One of my earliest memories is spending time with the family photo album. I was completely fascinated by the images of these people who were my family but many of whom I did not yet know as I was the youngest child of a large family of eight children. The photographs were my portal to a mysterious past inhabited by these beings who lived on a thin sliver of reactive silver. These were mnemonic objects that acted as triggers or supports to our memories, they are the modern phenomenon that enables the individual graven evidence that they existed, even when the last person who knew them have died.
For the first time in human history mankind could leave evidence of their existence that was not a painting or drawing. One of the great ironies of our time is that the photograph or family snapshot has become so ubiquitous in almost every household or domicile, yet when devastated by calamities it is not our jewels or sundry possessions that we miss, no it is for the lost family photographs that we grieve. There can be no underestimating the importance of photographs in the construction of identity and in the case of our early years providing the images our memories could not.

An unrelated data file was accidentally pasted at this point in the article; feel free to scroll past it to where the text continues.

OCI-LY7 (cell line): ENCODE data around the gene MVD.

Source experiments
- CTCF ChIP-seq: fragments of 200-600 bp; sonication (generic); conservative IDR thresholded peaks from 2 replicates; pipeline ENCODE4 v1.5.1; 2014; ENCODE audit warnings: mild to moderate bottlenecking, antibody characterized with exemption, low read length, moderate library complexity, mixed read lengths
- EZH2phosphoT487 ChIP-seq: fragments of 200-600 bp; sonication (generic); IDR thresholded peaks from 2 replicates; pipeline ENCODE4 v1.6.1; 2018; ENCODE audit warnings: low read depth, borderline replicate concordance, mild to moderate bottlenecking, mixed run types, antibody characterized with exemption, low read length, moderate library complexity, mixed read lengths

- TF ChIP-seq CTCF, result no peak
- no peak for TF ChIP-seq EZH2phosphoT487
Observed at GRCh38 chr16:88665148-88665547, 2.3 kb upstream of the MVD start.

The color still life photographs that I have created were made from the old family photographs and some of these became tributes to the lives and memory of these individuals. The photographs were in many instances constructed using the original photograph as a background on which to construct a still-life assemblage, that then also functions as a photo-montage. The use of colorful flowers is a standard motif in the construction of these images, but so is the use of various organic objects such as skulls of animals and the occasional human, bones, shells, shamanic talismans, fruits etc. These works are generally printed large for exhibitions with the largest works measuring up to 72 inches by 48 inches. Other image making processes were used in the construction of the still-life photos besides re-photography and the photo-montage process. Some of these processes include in camera superimposition or in camera image layering and the use of text. Not all the Color Still-life photos are about family, some are in deep visual exploration of topics from shamanism, mysticism, death and decay, politics, race and ethnicity, environmentalism etc.